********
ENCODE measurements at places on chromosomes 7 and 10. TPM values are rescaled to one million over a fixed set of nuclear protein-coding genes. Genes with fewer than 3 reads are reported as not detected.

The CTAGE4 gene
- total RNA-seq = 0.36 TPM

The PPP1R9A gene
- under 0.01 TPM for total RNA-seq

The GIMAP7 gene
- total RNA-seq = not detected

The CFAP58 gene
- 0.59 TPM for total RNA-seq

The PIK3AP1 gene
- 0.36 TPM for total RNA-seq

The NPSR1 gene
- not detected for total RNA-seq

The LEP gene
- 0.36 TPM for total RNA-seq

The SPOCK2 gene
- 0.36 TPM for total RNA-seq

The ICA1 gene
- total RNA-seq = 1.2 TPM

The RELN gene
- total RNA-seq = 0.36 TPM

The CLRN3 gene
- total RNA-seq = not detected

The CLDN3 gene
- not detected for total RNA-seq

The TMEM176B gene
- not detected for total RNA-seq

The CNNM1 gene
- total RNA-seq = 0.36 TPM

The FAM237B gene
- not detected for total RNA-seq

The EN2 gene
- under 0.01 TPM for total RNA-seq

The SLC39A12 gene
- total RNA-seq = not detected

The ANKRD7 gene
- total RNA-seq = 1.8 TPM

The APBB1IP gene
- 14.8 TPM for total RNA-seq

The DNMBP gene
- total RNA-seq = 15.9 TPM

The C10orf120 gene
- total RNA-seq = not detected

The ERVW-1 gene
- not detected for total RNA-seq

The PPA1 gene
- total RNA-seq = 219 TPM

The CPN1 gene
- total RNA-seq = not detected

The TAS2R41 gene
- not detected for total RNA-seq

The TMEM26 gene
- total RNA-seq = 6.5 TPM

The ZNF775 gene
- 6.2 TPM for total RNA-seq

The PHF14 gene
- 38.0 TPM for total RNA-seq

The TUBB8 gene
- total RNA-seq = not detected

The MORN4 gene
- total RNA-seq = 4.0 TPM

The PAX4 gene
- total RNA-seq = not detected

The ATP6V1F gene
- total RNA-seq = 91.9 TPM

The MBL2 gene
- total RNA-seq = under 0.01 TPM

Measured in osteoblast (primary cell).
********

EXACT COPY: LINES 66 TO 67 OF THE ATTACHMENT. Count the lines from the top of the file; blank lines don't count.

The MBL2 gene
- total RNA-seq = under 0.01 TPM